Principle No. 4:  Build relationships. Retaining a lawyer should involve more than simply hiring a technician – it should involve building relationships. Lawyers and clients need to understand each others’ businesses, know each others' staff and particularly learn each others’ expectations and goals. Solving legal problems requires a creative environment. Good relationships foster creativity; bad relationships destroy creativity.

Principle No. 5:  Use the billing process to build trust. Too often the billing process is a point of friction between lawyers and clients. A lawyer’s bill should not be a relationship breaker. It should be a relationship builder. We don’t charge more than a reasonable fee and our Billing Policies infra give our clients the final word on whether a bill for our services is reasonable. 

Principle No. 6:  Make use of technology, outsourcing and teaming. Before lawyers can move away from pricing services solely on the basis of hours spent and begin pricing on the basis of results, they need business plans which permit profits to be made without leveraging off the time of others. To do this requires that lawyers rely heavily on technology, outsourcing and teaming rather than hiring three or four associates per partner. This permits an experienced lawyer to prepare large cases without a large, full time legal staff and the high fixed costs and dependency on hourly rate billing that go with such a staff.

Principle No. 7:  It is not enough for a lawyer to be technically qualified.   In addition to being highly qualified from a technical standpoint, a lawyer must add value by offering creative, practical solutions that help clients do three things: (a) bring problems to satisfactory conclusions in the shortest possible time; (b) avoid future problems, and (c) discover profitable opportunities. For instance, a lawyer may be the very best of trial lawyers but he does his clients a disservice if he does not find creative ways of solving most disputes without litigation. He also does his client a disservice if he does not periodically suggest ways to avoid problems in the future. An example is “near miss” analysis. From time to time every business has “near misses.” Some are problems thankfully avoided. Others are missed opportunities. Either way they need to be identified and analyzed in an orderly fashion so that in the future the dangerous near misses can be avoided and the opportunities can be seized.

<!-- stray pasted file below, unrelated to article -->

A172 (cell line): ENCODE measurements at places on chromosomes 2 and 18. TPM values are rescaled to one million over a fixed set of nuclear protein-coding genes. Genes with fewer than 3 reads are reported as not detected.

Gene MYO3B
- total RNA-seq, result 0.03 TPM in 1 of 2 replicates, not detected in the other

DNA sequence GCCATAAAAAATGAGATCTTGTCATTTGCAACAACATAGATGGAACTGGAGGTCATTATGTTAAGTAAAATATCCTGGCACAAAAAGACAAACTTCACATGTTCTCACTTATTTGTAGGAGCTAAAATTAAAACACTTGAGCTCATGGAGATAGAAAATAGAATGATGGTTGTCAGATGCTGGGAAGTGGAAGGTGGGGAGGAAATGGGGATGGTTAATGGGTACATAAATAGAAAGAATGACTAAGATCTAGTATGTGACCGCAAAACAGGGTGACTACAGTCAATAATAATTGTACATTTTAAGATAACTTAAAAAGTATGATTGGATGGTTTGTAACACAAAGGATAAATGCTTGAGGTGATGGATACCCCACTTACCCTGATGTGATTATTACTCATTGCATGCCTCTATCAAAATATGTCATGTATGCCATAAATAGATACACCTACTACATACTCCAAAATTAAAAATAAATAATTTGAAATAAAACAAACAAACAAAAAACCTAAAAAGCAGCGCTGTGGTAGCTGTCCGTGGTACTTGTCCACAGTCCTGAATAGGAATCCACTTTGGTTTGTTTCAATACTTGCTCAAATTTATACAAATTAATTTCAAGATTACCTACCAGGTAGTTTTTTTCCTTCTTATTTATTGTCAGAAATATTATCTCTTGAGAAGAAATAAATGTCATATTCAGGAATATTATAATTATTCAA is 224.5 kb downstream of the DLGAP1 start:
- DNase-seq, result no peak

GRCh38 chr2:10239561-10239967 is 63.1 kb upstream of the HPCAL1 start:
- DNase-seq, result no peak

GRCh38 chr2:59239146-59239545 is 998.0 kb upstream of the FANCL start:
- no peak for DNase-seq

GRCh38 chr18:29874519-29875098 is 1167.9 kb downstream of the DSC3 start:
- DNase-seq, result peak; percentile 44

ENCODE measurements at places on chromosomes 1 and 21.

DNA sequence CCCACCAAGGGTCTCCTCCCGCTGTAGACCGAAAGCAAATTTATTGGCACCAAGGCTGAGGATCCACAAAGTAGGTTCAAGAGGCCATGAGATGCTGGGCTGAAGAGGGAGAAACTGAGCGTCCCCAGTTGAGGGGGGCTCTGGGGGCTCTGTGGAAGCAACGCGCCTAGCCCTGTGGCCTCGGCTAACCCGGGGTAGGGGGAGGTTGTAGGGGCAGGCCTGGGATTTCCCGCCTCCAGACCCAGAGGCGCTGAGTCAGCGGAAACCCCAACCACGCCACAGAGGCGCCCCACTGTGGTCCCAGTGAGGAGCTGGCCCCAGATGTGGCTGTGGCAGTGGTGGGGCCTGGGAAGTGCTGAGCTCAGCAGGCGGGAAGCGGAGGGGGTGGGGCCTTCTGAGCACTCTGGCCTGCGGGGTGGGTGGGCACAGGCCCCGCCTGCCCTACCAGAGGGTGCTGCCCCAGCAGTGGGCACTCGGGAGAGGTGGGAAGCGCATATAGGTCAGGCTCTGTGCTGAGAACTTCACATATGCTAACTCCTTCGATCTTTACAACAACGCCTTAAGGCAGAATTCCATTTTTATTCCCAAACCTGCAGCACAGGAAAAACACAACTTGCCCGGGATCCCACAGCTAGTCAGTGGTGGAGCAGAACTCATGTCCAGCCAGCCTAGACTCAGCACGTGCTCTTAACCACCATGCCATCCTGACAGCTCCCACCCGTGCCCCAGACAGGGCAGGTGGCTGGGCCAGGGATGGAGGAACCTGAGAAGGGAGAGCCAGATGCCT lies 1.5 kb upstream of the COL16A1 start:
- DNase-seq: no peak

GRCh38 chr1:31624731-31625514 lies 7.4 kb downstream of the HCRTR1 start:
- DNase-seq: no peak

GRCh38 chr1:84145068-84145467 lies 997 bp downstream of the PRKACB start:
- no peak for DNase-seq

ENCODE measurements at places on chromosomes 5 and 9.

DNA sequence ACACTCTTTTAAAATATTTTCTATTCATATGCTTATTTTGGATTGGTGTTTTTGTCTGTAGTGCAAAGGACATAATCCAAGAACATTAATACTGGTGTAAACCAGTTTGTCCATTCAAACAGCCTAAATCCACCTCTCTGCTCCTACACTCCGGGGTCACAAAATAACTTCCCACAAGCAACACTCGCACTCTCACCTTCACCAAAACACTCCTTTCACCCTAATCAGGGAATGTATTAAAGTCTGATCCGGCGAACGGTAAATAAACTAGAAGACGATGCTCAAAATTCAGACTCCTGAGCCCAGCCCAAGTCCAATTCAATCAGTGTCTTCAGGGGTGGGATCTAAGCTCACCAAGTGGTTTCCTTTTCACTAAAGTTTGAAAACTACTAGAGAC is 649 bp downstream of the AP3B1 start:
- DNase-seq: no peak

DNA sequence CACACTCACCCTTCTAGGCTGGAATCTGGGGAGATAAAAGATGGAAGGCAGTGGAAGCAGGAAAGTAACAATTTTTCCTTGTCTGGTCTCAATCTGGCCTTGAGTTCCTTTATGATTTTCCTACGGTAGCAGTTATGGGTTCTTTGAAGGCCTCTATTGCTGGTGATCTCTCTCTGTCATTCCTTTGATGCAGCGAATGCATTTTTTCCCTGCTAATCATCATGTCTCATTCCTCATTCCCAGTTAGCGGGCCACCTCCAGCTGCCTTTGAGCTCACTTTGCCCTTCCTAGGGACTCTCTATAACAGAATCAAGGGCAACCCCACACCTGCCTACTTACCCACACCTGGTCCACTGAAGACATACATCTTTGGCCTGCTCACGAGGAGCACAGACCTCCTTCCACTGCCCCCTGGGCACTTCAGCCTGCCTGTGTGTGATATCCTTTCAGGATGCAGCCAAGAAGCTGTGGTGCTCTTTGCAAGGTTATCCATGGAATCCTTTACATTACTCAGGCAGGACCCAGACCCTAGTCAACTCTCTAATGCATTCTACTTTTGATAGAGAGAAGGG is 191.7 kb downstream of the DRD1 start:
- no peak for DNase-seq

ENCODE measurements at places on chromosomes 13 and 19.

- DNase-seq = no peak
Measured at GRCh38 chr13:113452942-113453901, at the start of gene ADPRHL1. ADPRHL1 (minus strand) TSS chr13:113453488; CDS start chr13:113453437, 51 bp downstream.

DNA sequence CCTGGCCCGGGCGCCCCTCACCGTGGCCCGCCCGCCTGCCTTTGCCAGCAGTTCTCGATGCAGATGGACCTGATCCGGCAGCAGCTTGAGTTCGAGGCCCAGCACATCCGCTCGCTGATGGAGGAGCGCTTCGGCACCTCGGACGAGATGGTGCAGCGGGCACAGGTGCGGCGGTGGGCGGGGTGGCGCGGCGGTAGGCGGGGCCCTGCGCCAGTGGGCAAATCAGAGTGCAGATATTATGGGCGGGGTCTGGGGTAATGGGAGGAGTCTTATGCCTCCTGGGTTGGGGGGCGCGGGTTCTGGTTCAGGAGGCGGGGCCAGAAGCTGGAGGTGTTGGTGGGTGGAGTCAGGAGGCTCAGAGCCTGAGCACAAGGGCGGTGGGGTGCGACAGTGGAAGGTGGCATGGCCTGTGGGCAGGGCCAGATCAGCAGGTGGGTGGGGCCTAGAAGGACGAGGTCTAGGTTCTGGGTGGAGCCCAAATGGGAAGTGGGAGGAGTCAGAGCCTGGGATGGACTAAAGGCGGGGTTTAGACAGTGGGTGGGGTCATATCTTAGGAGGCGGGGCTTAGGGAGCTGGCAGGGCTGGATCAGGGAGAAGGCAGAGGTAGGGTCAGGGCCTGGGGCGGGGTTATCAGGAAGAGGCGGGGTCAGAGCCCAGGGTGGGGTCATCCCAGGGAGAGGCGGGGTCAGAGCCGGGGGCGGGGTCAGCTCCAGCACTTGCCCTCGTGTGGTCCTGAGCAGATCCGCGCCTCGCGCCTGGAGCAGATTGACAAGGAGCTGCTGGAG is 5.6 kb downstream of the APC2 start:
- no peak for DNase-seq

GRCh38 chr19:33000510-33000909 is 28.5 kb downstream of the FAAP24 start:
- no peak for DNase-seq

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Billing Policies

Too often the billing process is a point of friction between lawyer and client. We believe that it is an opportunity to build trust between lawyer and client.  We  are flexible and willing either to bill by the hour or establish alternative results-oriented fee arrangements.  We believe that over reliance on so-called “hourly rate billing” oftentimes misses the mark in that it is not sufficiently sensitive to results. It can also lead to inefficiencies. Wherever possible, our preference is to adopt billing methods which align our interests with yours and which reward results rather than reward expenditures of time without regard to results.

We will not charge more than a reasonable fee.  If a dispute arises as to the reasonableness of our fee, the client has the final word. If we conclude that the client's determination of reasonableness is unfair, our remedy is to exercise our right to cease work and withdraw as soon as permitted by the canons of ethics.

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Representative Clients

Businesses. For many years we have represented businesses of all sizes. They have ranged from major corporations with large sophisticated legal departments to small, privately owned businesses without in-house legal staff. We typically work on a project-by-project basis although for some we have served as general counsel, giving advice on a day-to-day basis.  In recent years our business clients have included, among others:

Archdiocese of Los Angeles
Alpha Therapeutic Corporation
B.E. Conway Energy, Inc. (a privately owned oil and gas producer)
Beringer Wine Estates
Burbank, California, City of
Capitol Oil Corporation (a privately owned oil and gas producer)
Clayton Industries (a privately owned manufacturer of industrial equipment)
Freeport McMoRan Oil & Gas (formerly Plains Exploration and Production)
Glendale, California, City of
Modesto Irrigation District
Northern California Power Agency
Northern Trust Bank
Occidental Petroleum Corporation
Old Republic National Title Insurance Company
Pasadena, California, City of
Redding, California, City of
Reliant Resources
Silicon Valley Power
Southern California Public Power Authority
Southern California Utility Power Pool
Strategic Energy LLC
Turlock Irrigation District
The Williams Companies, Inc.
Union Oil Company of California  (now Chevron Corp.)
Union Bank of California
Vaquero Energy, Inc. (a privately owned oil and gas producer)
Warren Resources, Inc. (a publicly traded independent oil and gas producer
W.M. Keck Foundation

Individuals. We also represent individuals with business concerns.